Like any good father, I take every opportunity to compare my kids to lesser primates, but to tell you the truth, I don't find actual monkeys (by which I mean apes--chimpanzees--monkeys are more like squirrels that can smile) very funny at all. Staged simian hijinks always seem a little sad to me, the underlying coercion doesn't escape my notice. But the Platonic "monkey" is still pretty amusing though. The pure essence of monkeyness spends lots of time masturbating, chattering, and flinging poo. Comedy gold.

Amusing. I sometimes like to believe that I have muses. All those voices in my head, it's a barrelful of monkeys in there. Fun like that, and with a lot of flying turds.

4. That last thought was pretty shamelessly recycled, but I'm gambling that anybody who's gotten this far (either of you) didn't catch the original. If you're all tired of that thought, consider it scribed for posterity then.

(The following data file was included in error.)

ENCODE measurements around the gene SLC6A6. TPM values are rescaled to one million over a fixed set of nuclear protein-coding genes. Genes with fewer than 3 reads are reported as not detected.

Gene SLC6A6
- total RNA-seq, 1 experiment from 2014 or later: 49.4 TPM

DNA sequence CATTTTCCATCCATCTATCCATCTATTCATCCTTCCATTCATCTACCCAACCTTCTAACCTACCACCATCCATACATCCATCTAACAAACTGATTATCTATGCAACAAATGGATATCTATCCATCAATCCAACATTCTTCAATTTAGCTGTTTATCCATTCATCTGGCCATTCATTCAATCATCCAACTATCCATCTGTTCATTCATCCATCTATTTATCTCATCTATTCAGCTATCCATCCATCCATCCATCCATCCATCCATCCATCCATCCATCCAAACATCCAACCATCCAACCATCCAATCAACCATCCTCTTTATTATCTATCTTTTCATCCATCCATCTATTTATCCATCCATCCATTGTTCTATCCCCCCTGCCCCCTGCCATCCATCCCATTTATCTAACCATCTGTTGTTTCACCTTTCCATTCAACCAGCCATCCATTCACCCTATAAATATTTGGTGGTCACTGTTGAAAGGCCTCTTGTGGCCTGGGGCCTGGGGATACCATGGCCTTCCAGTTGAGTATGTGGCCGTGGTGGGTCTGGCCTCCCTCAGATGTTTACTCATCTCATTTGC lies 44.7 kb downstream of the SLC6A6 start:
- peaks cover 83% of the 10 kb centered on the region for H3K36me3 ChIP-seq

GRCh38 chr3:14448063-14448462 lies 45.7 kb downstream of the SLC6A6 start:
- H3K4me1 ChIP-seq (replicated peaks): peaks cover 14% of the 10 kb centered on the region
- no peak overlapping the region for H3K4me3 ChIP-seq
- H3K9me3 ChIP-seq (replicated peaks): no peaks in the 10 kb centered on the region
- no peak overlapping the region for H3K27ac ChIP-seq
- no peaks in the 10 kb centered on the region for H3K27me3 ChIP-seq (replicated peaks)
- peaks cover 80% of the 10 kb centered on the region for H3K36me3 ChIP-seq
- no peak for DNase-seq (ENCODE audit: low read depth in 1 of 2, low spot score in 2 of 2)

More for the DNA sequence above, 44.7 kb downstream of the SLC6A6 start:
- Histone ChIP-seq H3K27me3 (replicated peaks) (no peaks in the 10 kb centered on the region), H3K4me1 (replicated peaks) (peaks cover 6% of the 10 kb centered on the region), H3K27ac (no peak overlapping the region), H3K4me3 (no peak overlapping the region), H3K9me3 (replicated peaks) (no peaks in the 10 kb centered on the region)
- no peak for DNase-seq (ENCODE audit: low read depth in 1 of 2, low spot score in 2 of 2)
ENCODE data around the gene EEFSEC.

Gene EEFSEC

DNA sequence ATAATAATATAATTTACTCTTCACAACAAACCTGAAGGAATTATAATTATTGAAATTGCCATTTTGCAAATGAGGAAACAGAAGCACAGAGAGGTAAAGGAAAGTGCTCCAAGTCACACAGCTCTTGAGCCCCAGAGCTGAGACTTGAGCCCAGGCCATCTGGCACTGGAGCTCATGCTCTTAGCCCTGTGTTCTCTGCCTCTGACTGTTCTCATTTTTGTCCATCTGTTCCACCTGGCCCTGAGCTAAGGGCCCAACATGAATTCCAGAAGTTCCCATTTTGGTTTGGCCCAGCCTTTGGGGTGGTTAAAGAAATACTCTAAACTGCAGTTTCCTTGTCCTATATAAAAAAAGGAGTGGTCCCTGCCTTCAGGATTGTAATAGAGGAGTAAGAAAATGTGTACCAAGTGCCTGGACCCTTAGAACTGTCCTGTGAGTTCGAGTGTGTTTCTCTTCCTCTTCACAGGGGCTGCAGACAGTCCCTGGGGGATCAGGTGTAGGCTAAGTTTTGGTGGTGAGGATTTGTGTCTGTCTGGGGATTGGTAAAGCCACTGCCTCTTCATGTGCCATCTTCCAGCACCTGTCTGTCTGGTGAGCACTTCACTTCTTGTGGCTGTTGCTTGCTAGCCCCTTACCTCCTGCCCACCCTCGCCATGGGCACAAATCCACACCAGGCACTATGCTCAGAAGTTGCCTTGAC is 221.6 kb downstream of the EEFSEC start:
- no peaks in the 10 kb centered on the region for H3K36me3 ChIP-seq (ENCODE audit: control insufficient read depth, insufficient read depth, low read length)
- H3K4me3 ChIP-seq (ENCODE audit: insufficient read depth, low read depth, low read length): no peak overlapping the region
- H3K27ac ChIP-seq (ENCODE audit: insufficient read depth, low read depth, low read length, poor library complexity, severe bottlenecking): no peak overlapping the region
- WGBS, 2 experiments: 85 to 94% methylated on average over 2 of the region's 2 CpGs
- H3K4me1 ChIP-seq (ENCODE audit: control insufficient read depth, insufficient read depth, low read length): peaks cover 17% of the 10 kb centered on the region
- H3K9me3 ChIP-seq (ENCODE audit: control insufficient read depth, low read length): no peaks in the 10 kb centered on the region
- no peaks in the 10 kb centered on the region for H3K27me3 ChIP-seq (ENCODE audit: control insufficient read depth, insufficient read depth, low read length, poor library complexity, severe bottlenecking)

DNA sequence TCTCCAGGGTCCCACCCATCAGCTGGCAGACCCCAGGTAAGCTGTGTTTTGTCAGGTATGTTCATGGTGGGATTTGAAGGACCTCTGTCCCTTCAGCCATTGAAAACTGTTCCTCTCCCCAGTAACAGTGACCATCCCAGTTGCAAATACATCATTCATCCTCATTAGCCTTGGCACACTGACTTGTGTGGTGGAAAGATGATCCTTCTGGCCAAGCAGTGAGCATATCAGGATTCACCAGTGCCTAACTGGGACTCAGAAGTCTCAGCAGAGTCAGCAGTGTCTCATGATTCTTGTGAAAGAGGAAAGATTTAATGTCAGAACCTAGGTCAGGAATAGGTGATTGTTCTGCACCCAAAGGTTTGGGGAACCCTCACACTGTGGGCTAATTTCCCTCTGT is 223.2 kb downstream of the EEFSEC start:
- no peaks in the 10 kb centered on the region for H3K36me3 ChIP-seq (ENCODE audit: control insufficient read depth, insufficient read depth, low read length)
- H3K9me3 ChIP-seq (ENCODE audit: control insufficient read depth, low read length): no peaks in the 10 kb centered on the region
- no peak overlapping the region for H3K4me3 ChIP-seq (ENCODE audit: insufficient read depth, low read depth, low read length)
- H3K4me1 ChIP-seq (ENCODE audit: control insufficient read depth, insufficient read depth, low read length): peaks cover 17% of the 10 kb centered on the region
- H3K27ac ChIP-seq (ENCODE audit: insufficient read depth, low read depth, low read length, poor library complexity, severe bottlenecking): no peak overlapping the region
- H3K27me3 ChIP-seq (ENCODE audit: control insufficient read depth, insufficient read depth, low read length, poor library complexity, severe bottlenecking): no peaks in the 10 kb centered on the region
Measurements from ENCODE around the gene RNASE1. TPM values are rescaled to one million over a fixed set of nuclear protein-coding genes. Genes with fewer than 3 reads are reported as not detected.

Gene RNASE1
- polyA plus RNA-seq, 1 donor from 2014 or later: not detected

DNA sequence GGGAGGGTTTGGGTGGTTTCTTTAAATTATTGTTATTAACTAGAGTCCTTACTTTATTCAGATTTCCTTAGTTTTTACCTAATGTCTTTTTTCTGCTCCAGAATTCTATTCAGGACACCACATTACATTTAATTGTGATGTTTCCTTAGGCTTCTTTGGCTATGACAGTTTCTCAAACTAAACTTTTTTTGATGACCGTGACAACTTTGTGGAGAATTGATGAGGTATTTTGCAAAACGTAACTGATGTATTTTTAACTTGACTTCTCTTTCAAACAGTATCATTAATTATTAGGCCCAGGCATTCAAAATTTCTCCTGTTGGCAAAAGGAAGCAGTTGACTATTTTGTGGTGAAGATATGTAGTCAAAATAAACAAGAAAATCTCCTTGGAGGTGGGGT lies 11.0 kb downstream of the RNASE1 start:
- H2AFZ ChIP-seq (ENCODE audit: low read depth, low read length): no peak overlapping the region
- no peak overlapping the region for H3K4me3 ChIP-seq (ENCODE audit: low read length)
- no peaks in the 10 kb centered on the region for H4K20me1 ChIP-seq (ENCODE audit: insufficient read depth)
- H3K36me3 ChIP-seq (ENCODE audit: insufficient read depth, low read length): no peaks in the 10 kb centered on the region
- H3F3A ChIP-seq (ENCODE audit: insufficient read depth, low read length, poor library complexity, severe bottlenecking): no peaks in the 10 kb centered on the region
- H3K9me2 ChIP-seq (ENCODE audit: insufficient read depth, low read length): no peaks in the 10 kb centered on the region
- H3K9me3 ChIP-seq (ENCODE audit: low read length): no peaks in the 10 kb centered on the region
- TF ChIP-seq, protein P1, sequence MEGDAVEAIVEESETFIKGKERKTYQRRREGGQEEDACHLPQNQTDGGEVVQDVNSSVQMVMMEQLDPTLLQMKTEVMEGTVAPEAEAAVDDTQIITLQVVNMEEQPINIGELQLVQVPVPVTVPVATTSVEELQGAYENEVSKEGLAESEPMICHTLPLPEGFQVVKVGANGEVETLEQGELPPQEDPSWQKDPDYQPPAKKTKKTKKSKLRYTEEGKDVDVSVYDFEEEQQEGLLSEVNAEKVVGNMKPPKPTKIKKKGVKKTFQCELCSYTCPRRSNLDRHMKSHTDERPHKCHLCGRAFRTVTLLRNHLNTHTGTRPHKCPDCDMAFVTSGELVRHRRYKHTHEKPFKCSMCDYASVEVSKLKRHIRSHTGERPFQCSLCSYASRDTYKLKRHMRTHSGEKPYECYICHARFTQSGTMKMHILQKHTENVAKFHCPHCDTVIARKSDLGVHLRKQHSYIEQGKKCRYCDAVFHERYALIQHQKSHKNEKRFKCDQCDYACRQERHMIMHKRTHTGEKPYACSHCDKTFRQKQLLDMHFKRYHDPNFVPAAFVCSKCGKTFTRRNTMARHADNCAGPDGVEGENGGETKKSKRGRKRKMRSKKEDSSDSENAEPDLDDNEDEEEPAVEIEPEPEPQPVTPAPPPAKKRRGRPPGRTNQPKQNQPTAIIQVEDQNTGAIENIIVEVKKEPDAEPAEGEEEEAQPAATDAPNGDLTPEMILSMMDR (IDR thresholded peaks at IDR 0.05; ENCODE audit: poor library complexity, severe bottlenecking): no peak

We all have our own series of little performance routines, but depending on how big's your repertoire, how much you change it up, and how skilled you are at singing it, it can grating over time for anyone. One of the few upsides of meeting new people is the prospect of a fresh audience. Last week, I had such an opportunity, to meet some long-lost offshoot of my in-laws' hopelessly complicated family tree. It was fun to see my wife's parents pull out their classic material--hadn't seen it in quite a while ourselves--and be reminded that some people are best when you first get to know them. (A problem with knowing people for a long time is that you lose energy for the fun dances, or else you try your friends out as a focus group for dangerously untested material.) It was great to see them spewing out mock-philosophy with friendly enthusiasm, and just to see the general animation. Naturally, I held myself bemusedly above the fray, benignly aloof, accessible just outside the clamor. That's a big part of my act.